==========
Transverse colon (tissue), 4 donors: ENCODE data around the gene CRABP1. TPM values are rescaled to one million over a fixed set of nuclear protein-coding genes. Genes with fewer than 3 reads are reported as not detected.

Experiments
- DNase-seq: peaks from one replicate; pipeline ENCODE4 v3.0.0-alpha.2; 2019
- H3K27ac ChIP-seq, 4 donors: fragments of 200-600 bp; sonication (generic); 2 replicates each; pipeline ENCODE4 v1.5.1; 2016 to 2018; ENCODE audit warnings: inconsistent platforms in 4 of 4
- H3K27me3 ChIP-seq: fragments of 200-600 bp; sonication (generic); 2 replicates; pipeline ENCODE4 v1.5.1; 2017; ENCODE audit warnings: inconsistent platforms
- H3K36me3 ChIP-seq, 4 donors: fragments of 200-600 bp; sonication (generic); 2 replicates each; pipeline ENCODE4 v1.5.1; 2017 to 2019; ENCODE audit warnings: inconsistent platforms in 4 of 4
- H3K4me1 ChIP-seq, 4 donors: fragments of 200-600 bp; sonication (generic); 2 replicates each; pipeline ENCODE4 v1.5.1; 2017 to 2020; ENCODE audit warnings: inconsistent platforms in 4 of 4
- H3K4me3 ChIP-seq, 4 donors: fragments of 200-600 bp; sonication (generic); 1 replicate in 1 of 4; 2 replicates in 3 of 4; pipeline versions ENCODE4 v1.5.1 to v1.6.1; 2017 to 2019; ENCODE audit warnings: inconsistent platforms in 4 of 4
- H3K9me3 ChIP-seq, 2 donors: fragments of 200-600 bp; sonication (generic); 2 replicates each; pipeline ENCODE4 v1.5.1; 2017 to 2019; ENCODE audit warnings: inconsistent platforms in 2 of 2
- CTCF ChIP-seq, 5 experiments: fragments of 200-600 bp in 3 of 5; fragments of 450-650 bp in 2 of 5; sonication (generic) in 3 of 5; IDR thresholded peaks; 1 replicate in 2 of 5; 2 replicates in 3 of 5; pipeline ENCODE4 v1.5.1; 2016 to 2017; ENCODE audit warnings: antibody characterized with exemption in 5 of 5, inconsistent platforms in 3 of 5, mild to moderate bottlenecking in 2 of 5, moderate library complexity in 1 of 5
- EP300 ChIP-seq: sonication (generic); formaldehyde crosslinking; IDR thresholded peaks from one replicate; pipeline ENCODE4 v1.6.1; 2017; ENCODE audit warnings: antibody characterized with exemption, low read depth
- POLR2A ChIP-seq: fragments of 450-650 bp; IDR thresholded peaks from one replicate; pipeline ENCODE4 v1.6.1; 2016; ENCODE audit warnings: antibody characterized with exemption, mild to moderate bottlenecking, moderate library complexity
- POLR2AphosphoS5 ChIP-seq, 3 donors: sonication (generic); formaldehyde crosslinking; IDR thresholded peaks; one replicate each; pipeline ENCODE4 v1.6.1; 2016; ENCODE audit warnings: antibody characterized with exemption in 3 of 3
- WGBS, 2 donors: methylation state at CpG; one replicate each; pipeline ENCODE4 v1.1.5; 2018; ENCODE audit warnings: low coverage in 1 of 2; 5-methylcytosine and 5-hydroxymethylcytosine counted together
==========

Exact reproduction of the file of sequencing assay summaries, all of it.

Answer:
Transverse colon (tissue), 4 donors: ENCODE data around the gene CRABP1. TPM values are rescaled to one million over a fixed set of nuclear protein-coding genes. Genes with fewer than 3 reads are reported as not detected.

Experiments
- DNase-seq: peaks from one replicate; pipeline ENCODE4 v3.0.0-alpha.2; 2019
- H3K27ac ChIP-seq, 4 donors: fragments of 200-600 bp; sonication (generic); 2 replicates each; pipeline ENCODE4 v1.5.1; 2016 to 2018; ENCODE audit warnings: inconsistent platforms in 4 of 4
- H3K27me3 ChIP-seq: fragments of 200-600 bp; sonication (generic); 2 replicates; pipeline ENCODE4 v1.5.1; 2017; ENCODE audit warnings: inconsistent platforms
- H3K36me3 ChIP-seq, 4 donors: fragments of 200-600 bp; sonication (generic); 2 replicates each; pipeline ENCODE4 v1.5.1; 2017 to 2019; ENCODE audit warnings: inconsistent platforms in 4 of 4
- H3K4me1 ChIP-seq, 4 donors: fragments of 200-600 bp; sonication (generic); 2 replicates each; pipeline ENCODE4 v1.5.1; 2017 to 2020; ENCODE audit warnings: inconsistent platforms in 4 of 4
- H3K4me3 ChIP-seq, 4 donors: fragments of 200-600 bp; sonication (generic); 1 replicate in 1 of 4; 2 replicates in 3 of 4; pipeline versions ENCODE4 v1.5.1 to v1.6.1; 2017 to 2019; ENCODE audit warnings: inconsistent platforms in 4 of 4
- H3K9me3 ChIP-seq, 2 donors: fragments of 200-600 bp; sonication (generic); 2 replicates each; pipeline ENCODE4 v1.5.1; 2017 to 2019; ENCODE audit warnings: inconsistent platforms in 2 of 2
- CTCF ChIP-seq, 5 experiments: fragments of 200-600 bp in 3 of 5; fragments of 450-650 bp in 2 of 5; sonication (generic) in 3 of 5; IDR thresholded peaks; 1 replicate in 2 of 5; 2 replicates in 3 of 5; pipeline ENCODE4 v1.5.1; 2016 to 2017; ENCODE audit warnings: antibody characterized with exemption in 5 of 5, inconsistent platforms in 3 of 5, mild to moderate bottlenecking in 2 of 5, moderate library complexity in 1 of 5
- EP300 ChIP-seq: sonication (generic); formaldehyde crosslinking; IDR thresholded peaks from one replicate; pipeline ENCODE4 v1.6.1; 2017; ENCODE audit warnings: antibody characterized with exemption, low read depth
- POLR2A ChIP-seq: fragments of 450-650 bp; IDR thresholded peaks from one replicate; pipeline ENCODE4 v1.6.1; 2016; ENCODE audit warnings: antibody characterized with exemption, mild to moderate bottlenecking, moderate library complexity
- POLR2AphosphoS5 ChIP-seq, 3 donors: sonication (generic); formaldehyde crosslinking; IDR thresholded peaks; one replicate each; pipeline ENCODE4 v1.6.1; 2016; ENCODE audit warnings: antibody characterized with exemption in 3 of 3
- WGBS, 2 donors: methylation state at CpG; one replicate each; pipeline ENCODE4 v1.1.5; 2018; ENCODE audit warnings: low coverage in 1 of 2; 5-methylcytosine and 5-hydroxymethylcytosine counted together